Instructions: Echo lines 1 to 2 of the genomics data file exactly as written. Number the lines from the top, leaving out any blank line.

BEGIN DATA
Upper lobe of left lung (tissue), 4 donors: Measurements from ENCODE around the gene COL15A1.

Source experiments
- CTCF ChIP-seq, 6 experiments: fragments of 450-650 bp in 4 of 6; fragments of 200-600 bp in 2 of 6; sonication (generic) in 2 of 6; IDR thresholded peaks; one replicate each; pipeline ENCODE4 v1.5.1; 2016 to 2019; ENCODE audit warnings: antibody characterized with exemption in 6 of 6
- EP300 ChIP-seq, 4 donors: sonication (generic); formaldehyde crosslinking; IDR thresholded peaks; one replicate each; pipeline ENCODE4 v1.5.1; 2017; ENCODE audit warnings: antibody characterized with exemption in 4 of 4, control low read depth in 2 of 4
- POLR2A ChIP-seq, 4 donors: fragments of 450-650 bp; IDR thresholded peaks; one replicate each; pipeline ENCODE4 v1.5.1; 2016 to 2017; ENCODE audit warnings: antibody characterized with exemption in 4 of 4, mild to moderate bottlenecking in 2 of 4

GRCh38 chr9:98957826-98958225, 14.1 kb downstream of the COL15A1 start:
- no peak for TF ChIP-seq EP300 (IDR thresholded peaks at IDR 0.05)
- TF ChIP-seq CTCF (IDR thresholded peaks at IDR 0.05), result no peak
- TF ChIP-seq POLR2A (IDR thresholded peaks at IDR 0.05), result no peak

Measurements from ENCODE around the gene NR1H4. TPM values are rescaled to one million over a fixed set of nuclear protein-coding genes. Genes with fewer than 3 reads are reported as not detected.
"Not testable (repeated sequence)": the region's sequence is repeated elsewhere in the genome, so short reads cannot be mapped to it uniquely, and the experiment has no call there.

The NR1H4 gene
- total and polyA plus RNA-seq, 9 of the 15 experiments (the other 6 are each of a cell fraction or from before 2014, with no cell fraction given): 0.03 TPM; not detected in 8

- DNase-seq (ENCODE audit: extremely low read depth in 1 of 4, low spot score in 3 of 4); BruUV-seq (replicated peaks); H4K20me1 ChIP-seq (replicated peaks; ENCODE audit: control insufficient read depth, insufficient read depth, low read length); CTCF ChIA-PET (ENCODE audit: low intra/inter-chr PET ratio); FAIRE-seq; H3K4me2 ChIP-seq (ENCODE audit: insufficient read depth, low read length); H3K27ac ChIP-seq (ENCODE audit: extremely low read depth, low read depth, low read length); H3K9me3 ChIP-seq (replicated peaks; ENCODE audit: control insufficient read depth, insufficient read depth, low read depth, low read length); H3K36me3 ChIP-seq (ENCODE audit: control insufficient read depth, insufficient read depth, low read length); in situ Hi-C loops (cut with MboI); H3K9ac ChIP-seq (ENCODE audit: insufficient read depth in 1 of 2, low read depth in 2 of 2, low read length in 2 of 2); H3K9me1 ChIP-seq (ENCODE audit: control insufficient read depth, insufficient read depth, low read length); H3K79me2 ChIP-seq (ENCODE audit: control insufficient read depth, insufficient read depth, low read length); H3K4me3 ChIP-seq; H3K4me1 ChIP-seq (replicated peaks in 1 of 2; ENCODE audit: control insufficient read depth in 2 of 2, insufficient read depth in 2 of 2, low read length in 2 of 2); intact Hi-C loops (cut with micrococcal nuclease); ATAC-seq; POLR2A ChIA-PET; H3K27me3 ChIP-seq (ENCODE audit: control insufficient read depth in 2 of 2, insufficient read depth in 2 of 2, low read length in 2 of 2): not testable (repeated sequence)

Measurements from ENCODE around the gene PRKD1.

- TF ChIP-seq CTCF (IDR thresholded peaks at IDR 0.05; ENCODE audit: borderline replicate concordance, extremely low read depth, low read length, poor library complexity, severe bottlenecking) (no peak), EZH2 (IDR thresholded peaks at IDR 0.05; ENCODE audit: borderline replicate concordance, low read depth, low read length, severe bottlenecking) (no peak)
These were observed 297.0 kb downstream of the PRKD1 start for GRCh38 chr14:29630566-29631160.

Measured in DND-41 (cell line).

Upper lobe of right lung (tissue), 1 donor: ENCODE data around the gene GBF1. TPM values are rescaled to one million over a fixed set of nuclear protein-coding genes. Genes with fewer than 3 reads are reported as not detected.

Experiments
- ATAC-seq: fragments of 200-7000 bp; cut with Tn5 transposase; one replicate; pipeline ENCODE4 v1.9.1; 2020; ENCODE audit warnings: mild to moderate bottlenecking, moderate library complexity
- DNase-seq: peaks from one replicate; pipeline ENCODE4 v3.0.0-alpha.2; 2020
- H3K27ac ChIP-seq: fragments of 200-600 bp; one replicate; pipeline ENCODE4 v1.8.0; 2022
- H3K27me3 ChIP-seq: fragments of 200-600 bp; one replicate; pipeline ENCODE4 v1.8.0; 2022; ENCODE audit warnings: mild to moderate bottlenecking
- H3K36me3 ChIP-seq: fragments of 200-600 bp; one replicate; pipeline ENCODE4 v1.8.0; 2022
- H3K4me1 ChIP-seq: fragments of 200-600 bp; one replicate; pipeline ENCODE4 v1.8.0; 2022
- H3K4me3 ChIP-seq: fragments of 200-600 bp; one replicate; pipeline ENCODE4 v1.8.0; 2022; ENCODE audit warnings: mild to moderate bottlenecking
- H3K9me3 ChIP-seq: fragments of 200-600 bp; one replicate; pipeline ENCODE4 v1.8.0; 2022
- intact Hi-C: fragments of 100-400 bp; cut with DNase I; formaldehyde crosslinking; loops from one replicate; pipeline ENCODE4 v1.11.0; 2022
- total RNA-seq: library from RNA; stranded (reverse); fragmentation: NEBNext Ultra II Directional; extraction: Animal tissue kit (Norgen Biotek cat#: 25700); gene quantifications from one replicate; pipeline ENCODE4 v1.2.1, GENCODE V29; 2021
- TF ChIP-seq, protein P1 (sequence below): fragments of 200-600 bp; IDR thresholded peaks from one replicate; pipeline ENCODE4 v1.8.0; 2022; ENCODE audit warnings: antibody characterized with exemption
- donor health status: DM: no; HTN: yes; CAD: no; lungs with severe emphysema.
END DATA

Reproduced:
Upper lobe of left lung (tissue), 4 donors: Measurements from ENCODE around the gene COL15A1.

Source experiments